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by CAM Social Media
We’ve asked Cincinnati Art Museum lovers to send us thoughts and feelings about an artwork at the Art Museum! Each week, we feature one interpretation here on our blog. This week, Chelsea Baker takes a look at John Singer Sargent’s A Venetian Woman.
Share your interpretation on CAM’s blog! Send your #MyInterpretationMondayto [email protected] and we will feature your perspective on an upcoming Monday!*
I’ve never considered myself a big fan of traditional portraiture. Many of the works, especially those commissioned by wealthy patrons, have such a stiffness about them that it’s difficult to imagine the subject as ever being a real living and breathing human. The informal works of John Singer Sargent are the exception for me. Sargent’s 1882 painting A Venetian Woman has the power to literally stop me in my tracks whenever I pass it. She currently resides on the second floor of the Cincinnati Art Museum — on the wall directly across from the elevator. It’s a very fitting location. When the elevator doors open, her playful half-smile greets you with a sort of mystery and intrigue that demands a closer look. It feels like you’re looking through a doorway—transported to a dusty 19th century alley in Venice— instead of at an actual painting. When you look at A Venetian Woman you want to know more about her— who she is, where she’s going, what she’s holding in her hands. A Venetian Woman might not receive as much attention as Sargent’s more famous works like Madame X or Lady Agnew, but it’s just as captivating and a true stand-out in the Art Museum’s collection.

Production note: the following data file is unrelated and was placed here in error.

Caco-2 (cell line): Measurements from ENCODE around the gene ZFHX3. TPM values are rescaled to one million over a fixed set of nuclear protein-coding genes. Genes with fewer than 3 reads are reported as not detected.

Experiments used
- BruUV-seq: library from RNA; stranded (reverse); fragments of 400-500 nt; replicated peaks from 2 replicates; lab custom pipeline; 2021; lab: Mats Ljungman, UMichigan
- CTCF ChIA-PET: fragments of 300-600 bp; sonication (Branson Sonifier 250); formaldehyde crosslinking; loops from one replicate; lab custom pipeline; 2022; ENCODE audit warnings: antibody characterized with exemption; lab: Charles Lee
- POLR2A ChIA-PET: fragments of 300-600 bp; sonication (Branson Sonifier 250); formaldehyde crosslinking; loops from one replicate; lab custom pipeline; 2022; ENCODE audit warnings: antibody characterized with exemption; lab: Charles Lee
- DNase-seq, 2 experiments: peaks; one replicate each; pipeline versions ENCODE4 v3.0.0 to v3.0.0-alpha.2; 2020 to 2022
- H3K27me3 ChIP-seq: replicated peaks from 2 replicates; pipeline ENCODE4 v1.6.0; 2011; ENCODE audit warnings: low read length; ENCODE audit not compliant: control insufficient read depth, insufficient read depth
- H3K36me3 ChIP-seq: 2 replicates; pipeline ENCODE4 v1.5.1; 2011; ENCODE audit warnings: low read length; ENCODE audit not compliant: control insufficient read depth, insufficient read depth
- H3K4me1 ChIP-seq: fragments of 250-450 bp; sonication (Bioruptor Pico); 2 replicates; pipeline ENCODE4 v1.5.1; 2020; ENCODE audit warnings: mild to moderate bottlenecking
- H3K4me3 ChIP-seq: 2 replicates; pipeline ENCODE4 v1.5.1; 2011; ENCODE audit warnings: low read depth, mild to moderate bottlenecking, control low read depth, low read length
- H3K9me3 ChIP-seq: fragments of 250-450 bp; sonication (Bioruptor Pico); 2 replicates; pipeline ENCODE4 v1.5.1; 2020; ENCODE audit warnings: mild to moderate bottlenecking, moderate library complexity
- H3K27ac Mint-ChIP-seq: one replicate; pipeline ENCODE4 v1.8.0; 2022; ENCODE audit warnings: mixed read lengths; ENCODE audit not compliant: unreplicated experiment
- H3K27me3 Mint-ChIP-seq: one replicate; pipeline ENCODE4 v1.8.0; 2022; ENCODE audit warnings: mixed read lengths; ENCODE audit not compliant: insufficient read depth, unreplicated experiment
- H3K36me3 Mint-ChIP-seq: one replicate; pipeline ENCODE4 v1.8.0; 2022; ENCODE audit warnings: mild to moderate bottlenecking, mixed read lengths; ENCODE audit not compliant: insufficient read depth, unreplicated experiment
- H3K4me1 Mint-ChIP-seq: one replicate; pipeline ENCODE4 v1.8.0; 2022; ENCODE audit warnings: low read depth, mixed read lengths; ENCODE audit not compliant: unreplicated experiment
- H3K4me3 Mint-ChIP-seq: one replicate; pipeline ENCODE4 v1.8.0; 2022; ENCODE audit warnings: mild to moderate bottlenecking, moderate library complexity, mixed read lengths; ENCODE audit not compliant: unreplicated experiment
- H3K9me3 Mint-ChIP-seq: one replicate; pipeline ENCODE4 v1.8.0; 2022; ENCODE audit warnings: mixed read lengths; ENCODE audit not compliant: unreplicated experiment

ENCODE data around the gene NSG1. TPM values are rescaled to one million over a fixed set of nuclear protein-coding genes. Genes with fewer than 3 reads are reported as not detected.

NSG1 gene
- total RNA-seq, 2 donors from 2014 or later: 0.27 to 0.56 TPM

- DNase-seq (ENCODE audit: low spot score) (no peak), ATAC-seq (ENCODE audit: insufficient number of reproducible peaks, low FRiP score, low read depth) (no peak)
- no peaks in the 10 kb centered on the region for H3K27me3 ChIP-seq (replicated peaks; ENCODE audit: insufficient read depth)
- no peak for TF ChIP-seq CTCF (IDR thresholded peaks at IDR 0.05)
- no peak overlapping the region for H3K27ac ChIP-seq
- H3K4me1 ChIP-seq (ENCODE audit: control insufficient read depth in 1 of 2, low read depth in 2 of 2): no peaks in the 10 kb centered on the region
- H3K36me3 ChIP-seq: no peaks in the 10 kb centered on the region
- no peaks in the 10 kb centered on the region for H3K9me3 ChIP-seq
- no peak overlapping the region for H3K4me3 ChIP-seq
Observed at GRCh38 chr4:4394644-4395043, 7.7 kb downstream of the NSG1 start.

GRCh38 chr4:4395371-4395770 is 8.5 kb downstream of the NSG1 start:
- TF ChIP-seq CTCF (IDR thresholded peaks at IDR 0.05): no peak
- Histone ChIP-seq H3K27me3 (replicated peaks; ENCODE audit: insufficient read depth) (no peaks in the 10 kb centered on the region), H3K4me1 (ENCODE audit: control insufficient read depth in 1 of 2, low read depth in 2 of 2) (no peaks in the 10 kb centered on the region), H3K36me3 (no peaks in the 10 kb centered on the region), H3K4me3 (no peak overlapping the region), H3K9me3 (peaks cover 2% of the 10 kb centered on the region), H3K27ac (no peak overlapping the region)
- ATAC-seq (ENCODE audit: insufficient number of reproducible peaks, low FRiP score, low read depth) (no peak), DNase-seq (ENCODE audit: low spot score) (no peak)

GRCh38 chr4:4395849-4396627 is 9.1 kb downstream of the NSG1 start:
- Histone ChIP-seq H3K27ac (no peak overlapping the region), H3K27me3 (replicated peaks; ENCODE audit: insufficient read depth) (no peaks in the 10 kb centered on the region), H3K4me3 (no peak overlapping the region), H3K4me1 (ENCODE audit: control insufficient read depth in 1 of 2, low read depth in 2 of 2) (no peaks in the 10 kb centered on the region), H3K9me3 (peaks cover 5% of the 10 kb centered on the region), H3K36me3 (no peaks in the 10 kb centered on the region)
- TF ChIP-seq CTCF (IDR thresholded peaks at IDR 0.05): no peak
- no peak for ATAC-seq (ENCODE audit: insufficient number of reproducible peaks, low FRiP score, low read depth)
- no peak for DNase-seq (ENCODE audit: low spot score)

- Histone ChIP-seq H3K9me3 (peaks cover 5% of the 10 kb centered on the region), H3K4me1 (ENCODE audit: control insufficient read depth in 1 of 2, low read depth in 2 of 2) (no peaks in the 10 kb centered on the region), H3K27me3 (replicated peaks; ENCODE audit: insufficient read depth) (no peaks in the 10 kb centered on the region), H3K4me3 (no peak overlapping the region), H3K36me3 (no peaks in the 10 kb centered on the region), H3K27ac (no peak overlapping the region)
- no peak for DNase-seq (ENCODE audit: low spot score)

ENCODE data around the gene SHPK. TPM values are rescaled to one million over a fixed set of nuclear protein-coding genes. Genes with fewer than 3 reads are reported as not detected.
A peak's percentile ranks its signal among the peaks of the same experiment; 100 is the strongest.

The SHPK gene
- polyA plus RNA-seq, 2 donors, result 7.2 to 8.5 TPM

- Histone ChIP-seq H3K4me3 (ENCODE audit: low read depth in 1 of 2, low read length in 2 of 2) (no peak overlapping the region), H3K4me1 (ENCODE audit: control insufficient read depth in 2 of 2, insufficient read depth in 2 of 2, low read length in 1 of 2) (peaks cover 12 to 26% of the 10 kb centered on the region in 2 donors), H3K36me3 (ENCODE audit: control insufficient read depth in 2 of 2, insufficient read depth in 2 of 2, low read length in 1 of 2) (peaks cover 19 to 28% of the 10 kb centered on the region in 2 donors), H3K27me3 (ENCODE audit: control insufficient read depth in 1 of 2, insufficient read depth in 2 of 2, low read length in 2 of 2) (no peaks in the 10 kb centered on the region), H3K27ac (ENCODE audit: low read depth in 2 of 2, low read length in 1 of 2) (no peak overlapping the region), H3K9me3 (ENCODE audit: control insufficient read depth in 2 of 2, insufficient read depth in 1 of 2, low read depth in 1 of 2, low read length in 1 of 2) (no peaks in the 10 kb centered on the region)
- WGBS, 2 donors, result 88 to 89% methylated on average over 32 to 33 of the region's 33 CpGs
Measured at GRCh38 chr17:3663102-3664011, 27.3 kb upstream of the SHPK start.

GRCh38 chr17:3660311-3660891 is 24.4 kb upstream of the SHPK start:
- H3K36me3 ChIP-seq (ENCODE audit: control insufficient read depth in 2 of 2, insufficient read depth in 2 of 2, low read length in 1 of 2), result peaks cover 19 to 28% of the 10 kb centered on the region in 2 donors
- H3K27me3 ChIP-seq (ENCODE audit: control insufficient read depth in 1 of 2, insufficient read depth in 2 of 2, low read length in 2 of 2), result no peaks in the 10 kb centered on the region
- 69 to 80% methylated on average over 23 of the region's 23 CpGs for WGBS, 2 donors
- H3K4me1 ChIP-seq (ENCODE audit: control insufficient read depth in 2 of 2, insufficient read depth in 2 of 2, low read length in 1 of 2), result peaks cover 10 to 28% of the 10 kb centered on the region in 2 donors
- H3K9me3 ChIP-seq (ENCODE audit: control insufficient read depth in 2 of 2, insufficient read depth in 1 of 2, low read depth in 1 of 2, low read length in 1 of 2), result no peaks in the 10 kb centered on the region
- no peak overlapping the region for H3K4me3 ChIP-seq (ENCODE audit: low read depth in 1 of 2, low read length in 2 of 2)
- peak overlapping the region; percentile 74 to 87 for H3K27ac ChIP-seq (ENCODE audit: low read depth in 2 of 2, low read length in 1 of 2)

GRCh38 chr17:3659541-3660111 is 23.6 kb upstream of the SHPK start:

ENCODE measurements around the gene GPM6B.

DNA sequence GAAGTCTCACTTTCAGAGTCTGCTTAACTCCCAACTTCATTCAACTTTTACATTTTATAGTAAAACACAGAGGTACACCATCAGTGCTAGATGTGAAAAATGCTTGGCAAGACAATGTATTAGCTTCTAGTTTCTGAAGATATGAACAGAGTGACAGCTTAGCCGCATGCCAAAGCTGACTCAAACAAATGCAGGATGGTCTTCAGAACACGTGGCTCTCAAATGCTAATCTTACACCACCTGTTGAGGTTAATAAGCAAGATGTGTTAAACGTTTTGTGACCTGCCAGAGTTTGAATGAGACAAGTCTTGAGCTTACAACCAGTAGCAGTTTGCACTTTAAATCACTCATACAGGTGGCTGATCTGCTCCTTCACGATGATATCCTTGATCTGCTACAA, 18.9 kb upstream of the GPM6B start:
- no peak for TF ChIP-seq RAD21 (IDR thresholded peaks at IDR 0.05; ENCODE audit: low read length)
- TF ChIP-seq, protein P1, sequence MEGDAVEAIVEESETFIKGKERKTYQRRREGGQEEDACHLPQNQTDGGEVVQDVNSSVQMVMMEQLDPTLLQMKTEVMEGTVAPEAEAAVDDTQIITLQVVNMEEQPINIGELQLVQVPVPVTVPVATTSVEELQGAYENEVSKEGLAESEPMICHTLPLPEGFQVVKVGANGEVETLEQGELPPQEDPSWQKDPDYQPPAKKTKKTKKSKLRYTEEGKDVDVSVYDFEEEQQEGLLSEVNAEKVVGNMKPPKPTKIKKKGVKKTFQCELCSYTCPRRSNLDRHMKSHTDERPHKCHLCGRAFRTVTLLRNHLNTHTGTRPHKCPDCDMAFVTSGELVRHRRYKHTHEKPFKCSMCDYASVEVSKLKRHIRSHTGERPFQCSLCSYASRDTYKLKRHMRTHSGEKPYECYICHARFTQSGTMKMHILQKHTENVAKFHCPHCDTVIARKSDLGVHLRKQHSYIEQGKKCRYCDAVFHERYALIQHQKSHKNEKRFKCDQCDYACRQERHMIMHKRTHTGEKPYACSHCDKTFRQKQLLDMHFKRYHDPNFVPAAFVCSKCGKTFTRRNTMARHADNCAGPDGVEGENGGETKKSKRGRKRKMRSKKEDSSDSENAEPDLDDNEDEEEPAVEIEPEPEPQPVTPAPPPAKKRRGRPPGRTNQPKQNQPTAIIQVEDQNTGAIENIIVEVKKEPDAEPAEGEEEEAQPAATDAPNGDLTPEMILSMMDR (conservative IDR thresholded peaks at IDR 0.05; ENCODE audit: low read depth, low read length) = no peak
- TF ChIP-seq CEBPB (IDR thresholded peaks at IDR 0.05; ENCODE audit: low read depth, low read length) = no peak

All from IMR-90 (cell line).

*We may not be able to post all entries we receive due to volume of entries and/or copyright restrictions
Image Credit: John Singer Sargent, (American, b. 1856, d. 1925); A Venetian Woman, 1882; oil on canvas; The Edwin and Virginia Irwin Memorial 1972.37